Same S@*t, Different Year

“Stop flapping about and flinging raw octopus juice everywhere!”Me

“Can I put my hand inside its head?”Ted

Ted stirring fish stockI’m kicking off 2013 with a rebooted devotion to expressing my motherly love through the medium of seafood cuisine. So, I’ve got my hand up an octopus’s arse.

I know, I know – they don’t really have an arse. Actually, I can point you to the beak, funnel, suckers and eyes like a pro. I’ve had to get clued up, as Ted’s brain grows bigger and he thirsts for more knowledge to stuff it with.

After washing the octopus, I wanted to run screaming to a Swiss clinic and decontaminate myself with a raw juice diet, but instead I let Ted do some sharp knife cutting, stock-mixing, garlic-crushing and whacking in of broccoli and pasta. How hands-off, am I?

I like to think I’m a non-smothering, all-round good motherly egg, but – in reality – the sooner he can do this s@*t himself, the sooner I don’t have to hose down a cephalopod.

As he chewed delightedly through a mass of rubbery tentacles – hope I’m not on bog duty when that resurfaces – the table talk focused on hen and stag parties and what they consisted of.

He’s a long way off finding a life partner, but Ted’s decided on a key celebratory element already: “For my stag do, I’m gonna go with my mates to a seafood restaurant and eat all kinds of fish.”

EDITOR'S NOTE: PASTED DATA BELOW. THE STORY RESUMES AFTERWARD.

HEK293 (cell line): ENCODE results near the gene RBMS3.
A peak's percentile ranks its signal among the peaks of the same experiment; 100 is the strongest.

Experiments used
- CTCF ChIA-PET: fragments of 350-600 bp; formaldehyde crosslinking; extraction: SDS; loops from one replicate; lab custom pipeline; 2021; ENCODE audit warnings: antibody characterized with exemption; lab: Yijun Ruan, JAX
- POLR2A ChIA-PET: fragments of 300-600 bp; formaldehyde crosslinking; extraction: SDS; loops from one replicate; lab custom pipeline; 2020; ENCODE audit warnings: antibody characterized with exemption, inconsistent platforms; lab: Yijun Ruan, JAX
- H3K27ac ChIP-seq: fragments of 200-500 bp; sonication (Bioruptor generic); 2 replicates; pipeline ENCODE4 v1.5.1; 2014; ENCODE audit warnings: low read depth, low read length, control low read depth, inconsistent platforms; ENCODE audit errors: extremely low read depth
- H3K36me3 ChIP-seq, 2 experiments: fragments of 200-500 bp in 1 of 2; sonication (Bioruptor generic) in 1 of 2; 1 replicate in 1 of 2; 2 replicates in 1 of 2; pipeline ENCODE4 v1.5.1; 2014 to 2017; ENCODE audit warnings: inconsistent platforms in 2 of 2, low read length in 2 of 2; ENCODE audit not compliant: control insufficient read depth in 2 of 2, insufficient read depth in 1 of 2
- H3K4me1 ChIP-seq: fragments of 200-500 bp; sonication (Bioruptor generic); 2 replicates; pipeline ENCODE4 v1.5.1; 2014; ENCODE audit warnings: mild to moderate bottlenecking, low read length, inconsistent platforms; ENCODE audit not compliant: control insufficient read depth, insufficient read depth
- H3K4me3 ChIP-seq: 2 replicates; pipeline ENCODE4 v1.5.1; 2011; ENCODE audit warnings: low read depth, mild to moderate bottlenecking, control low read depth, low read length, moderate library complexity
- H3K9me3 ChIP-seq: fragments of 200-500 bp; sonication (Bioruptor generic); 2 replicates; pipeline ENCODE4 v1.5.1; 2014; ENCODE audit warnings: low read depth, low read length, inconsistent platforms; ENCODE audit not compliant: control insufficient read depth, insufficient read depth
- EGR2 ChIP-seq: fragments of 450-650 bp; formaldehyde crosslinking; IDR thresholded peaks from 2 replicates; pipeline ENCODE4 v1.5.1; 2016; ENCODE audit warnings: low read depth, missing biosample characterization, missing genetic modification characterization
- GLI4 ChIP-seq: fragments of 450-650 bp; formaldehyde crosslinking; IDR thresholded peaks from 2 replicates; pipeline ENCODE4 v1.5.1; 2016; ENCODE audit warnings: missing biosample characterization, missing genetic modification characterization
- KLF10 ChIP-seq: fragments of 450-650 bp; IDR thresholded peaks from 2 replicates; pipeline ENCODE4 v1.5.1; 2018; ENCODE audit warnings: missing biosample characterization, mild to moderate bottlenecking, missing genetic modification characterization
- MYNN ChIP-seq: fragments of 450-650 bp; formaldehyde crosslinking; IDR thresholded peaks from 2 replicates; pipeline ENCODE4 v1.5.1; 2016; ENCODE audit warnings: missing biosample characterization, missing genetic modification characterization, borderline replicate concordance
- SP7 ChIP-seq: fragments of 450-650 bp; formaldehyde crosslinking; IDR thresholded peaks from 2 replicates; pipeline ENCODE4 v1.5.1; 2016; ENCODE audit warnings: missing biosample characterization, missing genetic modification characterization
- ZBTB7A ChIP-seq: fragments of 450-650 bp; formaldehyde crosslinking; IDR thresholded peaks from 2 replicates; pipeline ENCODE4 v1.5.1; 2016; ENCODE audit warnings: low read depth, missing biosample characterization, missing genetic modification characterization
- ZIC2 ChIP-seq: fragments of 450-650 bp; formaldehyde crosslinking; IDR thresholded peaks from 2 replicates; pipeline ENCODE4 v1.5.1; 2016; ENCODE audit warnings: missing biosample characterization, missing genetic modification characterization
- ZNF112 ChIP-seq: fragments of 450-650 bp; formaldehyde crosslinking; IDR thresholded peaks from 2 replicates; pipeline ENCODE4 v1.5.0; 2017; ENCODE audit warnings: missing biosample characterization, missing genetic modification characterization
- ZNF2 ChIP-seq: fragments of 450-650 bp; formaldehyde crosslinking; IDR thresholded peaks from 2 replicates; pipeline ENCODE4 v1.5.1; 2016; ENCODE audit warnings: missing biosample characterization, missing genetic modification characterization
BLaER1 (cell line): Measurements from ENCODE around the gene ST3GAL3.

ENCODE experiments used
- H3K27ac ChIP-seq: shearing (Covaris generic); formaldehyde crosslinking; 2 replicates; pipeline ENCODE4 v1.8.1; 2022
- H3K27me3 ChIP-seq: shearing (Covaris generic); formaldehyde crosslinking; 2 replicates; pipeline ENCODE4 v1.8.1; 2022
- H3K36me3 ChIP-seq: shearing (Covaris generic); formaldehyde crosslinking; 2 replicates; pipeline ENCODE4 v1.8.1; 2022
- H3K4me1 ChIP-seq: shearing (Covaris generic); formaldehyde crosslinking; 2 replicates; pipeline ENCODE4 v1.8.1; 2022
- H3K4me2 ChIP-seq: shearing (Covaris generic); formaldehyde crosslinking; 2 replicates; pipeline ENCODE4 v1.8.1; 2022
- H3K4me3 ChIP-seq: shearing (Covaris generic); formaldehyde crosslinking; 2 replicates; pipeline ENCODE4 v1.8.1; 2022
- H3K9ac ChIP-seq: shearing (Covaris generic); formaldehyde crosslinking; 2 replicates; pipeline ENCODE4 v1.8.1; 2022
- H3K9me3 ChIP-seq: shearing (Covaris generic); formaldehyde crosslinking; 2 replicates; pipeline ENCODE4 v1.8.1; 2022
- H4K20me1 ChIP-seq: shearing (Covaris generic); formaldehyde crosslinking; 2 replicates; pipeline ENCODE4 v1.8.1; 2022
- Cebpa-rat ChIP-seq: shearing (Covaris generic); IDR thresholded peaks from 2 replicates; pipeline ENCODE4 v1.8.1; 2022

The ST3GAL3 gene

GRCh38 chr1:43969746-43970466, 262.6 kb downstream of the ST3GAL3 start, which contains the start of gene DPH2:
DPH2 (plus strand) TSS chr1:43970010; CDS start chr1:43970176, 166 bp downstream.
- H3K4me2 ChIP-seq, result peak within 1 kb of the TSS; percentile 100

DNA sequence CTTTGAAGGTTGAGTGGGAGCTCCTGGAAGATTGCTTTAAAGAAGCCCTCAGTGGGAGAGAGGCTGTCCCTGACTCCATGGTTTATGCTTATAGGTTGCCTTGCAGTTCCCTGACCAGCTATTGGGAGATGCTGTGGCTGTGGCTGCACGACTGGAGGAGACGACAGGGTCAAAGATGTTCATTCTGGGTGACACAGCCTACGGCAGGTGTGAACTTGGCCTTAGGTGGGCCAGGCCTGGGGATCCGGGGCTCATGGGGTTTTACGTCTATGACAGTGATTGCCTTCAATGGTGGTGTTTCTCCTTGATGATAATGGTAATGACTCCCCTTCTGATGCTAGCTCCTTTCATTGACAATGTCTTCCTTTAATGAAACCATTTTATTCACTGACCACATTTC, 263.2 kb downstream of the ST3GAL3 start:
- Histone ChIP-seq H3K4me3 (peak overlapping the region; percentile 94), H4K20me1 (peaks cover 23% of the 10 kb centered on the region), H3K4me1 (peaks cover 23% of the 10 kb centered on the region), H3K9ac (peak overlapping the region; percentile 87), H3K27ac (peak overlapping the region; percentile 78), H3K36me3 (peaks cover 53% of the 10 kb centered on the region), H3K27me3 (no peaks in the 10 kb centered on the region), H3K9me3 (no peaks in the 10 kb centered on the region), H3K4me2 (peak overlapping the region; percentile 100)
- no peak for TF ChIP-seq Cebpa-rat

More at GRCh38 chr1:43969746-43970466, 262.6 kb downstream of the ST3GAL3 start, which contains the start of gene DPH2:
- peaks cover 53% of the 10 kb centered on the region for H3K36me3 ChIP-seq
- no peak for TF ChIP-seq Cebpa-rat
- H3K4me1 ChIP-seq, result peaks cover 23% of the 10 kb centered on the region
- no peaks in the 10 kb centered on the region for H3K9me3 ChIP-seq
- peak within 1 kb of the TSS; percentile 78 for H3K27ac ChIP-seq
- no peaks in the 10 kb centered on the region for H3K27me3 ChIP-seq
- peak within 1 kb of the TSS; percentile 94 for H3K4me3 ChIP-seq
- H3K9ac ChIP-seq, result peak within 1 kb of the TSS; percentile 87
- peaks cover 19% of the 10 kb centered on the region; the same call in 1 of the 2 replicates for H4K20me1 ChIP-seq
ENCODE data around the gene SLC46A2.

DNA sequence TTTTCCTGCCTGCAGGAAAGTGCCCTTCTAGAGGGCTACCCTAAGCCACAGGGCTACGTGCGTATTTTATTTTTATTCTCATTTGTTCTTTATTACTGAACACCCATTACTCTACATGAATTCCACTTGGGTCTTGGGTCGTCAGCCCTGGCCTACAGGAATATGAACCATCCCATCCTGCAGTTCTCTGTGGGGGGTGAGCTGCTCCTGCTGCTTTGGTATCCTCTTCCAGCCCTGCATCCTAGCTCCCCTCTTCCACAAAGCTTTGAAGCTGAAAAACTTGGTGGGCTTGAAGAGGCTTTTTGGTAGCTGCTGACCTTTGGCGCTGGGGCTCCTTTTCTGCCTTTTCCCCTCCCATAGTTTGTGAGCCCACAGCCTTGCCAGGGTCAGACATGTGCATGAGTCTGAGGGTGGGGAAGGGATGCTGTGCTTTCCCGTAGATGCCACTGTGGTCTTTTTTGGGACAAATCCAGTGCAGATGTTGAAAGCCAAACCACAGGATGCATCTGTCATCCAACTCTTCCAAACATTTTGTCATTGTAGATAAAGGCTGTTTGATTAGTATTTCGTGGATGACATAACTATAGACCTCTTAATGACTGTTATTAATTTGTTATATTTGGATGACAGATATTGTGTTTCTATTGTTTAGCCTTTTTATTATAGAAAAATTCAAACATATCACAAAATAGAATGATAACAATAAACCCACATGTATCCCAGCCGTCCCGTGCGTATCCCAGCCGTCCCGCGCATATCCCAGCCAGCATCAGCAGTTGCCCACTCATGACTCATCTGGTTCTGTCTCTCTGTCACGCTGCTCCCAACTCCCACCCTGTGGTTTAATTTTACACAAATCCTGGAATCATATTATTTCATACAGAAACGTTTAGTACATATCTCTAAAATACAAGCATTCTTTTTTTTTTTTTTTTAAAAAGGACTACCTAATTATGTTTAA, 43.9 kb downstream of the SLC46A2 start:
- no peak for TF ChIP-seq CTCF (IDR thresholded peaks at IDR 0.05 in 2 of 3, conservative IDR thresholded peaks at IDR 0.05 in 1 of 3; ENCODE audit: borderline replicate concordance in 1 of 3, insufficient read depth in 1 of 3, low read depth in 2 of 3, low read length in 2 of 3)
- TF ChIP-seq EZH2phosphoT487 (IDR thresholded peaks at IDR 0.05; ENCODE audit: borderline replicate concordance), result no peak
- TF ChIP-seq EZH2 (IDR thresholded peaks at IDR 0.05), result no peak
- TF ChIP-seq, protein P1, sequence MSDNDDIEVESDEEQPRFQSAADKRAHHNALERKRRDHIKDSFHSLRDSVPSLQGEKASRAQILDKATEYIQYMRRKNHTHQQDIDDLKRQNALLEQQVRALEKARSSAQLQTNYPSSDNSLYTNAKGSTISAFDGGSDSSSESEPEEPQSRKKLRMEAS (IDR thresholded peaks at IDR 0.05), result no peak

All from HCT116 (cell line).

Same Shit, Different Year_2If Ted’s Best Man of the future is perusing this blog for merciless wedding speech jokes, take note of his wishes. (And no poor taste jokes about the groom’s mother and her false teeth…)

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The Octopus Cometh

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Ever considered becoming a testicular surgeon? Buy and gut an octopus – it’s a wincingly close substitute, I reckon.

After much procrastination – I faced my fears, defrosted that slippery little fucker sucker (see earlier) and wrestled it into a sauté pan. In the interests of being frank, I report that I whimpered and retched pretty much the whole time.

On Rick Stein’s advice, I turned it inside out (gag), pulled out the innards (horror), rinsed it all over, removed the beak (please, make it stop) and was left holding something akin to a discarded scrotal sack.Image

I chopped the head into rings, crying out when I realised I’d sliced through an eye. Then I separated the tentacles – use a seriously sharp knife or you’ll be hacking fruitlessly all day.

And from here on, I improvised, because no recipe I found catered for the bland and bizarre mix that constitutes my son’s dietary delectations.

I fried the octopus in garlic oil, lengthily and gently, so it didn’t burn or stick – tentacle-encrusted cookware is not a good look.

I added spring onions, some broccoli (doesn’t he ever get sick of it?), some fish stock (a cube, natch) and a few noodles. I then simmered ‘til cooked.

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I needn’t have worried he might reject the eight-limbed sea monster – Ted was stealing hot tentacle before I could plate up. “Delicious. So delicious,” he repeated many times.

After slurping up tentacles, rings of octopus head and spoons of fish stock, he gnawed on a token bit of broccoli, semi-begrudgingly ate some noodles and told me he, “never wanted spring onions in this recipe again.”

Point taken: I must add even fewer complementary flavours next time.

Now, surely I’ve earned serving up at least one meal of beans-on-toast for all that effort..?